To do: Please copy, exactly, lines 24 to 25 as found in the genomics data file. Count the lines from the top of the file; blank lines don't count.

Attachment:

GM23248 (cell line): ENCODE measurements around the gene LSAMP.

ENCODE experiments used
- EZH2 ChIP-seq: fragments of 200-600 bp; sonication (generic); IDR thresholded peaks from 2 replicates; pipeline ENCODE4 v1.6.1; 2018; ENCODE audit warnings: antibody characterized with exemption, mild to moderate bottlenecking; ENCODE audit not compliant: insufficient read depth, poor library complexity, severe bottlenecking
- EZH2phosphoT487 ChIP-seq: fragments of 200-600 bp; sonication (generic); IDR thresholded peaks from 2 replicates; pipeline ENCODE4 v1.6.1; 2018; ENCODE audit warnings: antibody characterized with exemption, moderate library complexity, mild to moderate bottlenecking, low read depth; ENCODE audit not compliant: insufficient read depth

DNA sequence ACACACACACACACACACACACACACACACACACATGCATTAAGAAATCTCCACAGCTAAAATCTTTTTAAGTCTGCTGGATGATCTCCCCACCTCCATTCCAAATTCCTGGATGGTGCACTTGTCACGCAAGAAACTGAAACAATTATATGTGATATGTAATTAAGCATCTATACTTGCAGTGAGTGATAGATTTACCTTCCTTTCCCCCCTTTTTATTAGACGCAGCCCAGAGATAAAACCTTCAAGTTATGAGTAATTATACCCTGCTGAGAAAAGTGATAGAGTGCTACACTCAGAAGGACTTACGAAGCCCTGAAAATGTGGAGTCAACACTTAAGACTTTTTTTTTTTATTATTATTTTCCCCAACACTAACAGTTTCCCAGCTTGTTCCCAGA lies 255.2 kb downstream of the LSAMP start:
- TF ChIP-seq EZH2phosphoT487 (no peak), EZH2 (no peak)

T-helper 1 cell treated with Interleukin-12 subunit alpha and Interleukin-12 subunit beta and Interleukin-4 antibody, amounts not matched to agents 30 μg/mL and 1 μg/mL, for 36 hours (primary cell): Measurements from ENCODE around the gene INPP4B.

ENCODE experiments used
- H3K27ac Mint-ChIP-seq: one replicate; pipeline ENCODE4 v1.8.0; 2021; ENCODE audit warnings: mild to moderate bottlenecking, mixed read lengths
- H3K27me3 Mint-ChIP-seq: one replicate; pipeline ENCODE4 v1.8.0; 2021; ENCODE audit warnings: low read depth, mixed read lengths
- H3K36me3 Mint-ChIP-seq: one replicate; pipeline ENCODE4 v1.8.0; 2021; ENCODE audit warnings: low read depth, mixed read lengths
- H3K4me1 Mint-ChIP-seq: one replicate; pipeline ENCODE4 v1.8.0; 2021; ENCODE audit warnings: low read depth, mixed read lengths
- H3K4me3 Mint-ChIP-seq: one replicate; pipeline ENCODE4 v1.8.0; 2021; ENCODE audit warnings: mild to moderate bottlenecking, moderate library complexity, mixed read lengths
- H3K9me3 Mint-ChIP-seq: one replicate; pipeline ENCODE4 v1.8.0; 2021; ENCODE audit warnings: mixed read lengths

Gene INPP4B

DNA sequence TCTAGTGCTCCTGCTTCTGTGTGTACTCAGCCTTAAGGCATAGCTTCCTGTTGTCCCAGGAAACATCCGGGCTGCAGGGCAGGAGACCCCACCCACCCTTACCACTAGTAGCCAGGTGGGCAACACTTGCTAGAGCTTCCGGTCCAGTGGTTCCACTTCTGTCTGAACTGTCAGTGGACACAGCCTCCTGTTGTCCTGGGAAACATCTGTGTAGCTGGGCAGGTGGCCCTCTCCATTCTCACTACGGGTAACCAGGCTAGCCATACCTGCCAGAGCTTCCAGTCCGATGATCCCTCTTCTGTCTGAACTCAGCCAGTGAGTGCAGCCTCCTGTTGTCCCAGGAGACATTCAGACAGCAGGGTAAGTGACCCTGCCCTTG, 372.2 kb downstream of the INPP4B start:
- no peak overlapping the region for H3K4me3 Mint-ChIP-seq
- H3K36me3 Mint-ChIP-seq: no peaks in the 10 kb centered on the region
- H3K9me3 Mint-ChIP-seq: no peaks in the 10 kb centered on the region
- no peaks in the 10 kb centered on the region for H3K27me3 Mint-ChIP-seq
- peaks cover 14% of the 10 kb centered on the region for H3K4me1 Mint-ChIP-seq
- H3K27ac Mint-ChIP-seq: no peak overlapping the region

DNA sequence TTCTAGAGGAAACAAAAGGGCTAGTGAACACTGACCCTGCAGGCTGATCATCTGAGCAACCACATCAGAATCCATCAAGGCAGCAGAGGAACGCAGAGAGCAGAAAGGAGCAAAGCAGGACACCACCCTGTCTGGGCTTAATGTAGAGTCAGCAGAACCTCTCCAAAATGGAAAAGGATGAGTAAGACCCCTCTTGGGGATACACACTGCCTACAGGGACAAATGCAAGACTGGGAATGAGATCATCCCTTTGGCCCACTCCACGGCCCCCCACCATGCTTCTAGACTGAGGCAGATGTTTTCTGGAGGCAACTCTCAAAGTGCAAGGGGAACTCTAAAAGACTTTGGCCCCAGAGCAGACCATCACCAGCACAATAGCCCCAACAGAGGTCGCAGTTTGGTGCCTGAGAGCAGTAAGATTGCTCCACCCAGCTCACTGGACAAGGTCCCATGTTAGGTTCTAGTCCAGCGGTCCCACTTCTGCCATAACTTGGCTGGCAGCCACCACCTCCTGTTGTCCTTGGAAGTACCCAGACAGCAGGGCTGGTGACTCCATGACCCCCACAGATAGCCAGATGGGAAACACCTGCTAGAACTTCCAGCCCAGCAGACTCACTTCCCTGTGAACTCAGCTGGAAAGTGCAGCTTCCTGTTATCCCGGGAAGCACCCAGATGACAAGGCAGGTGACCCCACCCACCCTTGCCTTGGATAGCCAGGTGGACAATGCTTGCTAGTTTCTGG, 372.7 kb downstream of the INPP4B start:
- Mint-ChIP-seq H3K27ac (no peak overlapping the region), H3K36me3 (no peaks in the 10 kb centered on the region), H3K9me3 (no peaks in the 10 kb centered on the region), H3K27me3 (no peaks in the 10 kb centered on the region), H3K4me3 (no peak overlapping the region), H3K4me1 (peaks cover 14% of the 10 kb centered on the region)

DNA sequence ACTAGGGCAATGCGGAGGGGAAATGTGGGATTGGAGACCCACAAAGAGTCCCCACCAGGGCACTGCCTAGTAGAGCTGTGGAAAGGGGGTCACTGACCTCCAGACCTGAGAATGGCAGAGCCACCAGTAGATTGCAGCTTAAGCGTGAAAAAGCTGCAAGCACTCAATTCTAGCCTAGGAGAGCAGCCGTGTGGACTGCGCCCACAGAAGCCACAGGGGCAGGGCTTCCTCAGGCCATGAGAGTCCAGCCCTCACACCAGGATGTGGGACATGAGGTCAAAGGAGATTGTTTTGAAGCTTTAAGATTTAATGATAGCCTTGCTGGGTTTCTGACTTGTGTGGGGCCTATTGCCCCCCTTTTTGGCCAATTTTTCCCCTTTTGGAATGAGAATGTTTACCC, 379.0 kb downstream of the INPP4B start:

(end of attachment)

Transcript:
- Mint-ChIP-seq H3K27ac (no peak overlapping the region), H3K36me3 (no peaks in the 10 kb centered on the region), H3K9me3 (no peaks in the 10 kb centered on the region), H3K27me3 (no peaks in the 10 kb centered on the region), H3K4me3 (no peak overlapping the region), H3K4me1 (peaks cover 14% of the 10 kb centered on the region)

DNA sequence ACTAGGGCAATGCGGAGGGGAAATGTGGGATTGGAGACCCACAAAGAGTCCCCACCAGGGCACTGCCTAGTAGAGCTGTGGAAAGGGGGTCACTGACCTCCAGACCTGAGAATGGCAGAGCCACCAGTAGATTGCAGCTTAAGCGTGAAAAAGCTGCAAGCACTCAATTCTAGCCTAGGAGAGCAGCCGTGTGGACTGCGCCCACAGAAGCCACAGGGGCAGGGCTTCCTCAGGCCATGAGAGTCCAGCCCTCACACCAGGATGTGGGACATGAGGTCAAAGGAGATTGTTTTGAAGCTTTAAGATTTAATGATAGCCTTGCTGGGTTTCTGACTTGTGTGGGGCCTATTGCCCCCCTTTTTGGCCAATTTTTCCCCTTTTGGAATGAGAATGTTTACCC, 379.0 kb downstream of the INPP4B start: